Arts educator Rebecca Shanahan takes a behind-the-scenes look at working with children and teachers.
It’s the millionth stinking hot Sydney morning in a row and I’m kind of regretting the decision to ride my bike to the AGNSW where I’m a casual artist educator. It’s a new role for me. After 20-odd years as a practising artist teaching art in the tertiary sector I was made redundant. As both state and federal governments seem determined to eviscerate tertiary art education in NSW (TAFEs may have had all the sexy slash-and-burn exposure so far, but check out the plans for the uni art schools) a move into gallery-based education seemed smart, in more ways than one.
Kids like the ones I’m meeting up with today will be making arts funding decisions when they grow up. If we can encourage them to love art now, the country’s cultural producers might not have to spend so much time e-x-p-l-a-i-n-i-n-g that culture is i-m-p-o-r-t-a-n-t further down the track. Oh, and it’s cool in the gallery. Once I reach that archival air-con blasting out and those pale limestone floors stretch before me, things improve.
Today I’m helping to wrangle 120 primary school kids who’ve come to experience the gallery. It’s all about the experience now. While the no-touch rule still holds and the infrared sensors work overtime, the volume level has long departed ‘gallery hush’ and arrived at, say, ‘airport.’ The kids sound like seagulls bobbing around on the elevators. The elevators are a big hit. Definitely a collection highlight. “Look! The gallery has elevators inside! And they have a painting of the elevators above!” (That would be Frank Stella’s Khurasan Gate variation II, 1970.)
The eternally chilled Louise, the AGNSW’s Open Gallery coordinator, fearlessly takes all 120 kids through a discussion about what art is. (Have you ever seen 120 kids in an art gallery all at once? Thought not.) Twenty-first century kids are all about discourse and they’re totally across pluralism: art can be anything at all. “You just spill it out of yourself! You spill it right out!” In another group, a boy shoots up his hand to answer the question of what art is. “It’s an easy way to make some quick money.” The artists in the room flicker their eyelashes at each other ironically and wonder where the kid got his intel.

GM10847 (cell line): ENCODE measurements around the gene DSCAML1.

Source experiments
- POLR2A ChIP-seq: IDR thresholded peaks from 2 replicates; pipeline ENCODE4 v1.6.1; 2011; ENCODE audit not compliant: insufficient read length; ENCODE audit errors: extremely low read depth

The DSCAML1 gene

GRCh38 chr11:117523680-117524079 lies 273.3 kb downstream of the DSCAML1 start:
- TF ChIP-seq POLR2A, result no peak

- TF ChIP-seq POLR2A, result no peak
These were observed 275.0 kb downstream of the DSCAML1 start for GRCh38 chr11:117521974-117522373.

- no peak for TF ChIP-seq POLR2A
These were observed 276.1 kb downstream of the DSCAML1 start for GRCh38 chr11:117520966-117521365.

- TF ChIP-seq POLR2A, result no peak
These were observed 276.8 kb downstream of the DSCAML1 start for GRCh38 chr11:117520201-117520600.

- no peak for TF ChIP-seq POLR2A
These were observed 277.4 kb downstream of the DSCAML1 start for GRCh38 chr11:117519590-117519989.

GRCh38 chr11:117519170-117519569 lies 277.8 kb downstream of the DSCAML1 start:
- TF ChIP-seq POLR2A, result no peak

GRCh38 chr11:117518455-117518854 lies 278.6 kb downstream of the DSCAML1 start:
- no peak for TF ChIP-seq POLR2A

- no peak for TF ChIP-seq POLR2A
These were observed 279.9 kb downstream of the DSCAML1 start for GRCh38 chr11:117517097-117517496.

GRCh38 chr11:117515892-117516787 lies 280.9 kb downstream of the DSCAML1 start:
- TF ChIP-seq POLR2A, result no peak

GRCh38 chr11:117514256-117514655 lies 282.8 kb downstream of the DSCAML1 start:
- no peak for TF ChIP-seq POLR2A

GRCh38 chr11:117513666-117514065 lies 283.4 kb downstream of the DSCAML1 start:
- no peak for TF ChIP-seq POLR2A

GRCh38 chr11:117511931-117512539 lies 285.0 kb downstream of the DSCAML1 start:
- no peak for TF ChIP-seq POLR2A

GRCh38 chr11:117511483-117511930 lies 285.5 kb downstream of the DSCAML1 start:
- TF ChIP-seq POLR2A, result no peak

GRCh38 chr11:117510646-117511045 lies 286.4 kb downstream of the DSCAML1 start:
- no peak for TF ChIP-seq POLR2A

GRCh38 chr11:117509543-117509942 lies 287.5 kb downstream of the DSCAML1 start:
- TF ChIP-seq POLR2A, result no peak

"Why do we get pencils and not erasers?" Images via iStock.
Later, I’m with a bunch of HSC students in the AGNSW component of the Biennale of Sydney. They’re engaged and boisterous, and they photograph or film every gallery they enter before they look at the actual work. We talk about the Mella Jaarsma work Dogwalk, 2016, that merges animal skins, tails and hooves with more recognisable clothing. “Prom dresses!” the kids shout, falling about hysterically, trying to get a rise out of me. To their faint disappointment I run with the analogy, but they do lift their faces up from the Facebook glow to listen.
This default mode of continuous partial attention and endless mediation through screens is up there with mozzies on my personal irritation-o-meter.
And yet, as an artist who works with video and photography, some of the best creative activities I’ve done with these kids have used smartphone cameras.
Like the bunch of 15-year-old private school boys who started off asking the cost of every painting and ended up improvising filmed performances in the Daniel von Sturmer installation that took on time, space, reality and perception. They left saying they had really enjoyed themselves. In an art gallery. I think they were as surprised as I was.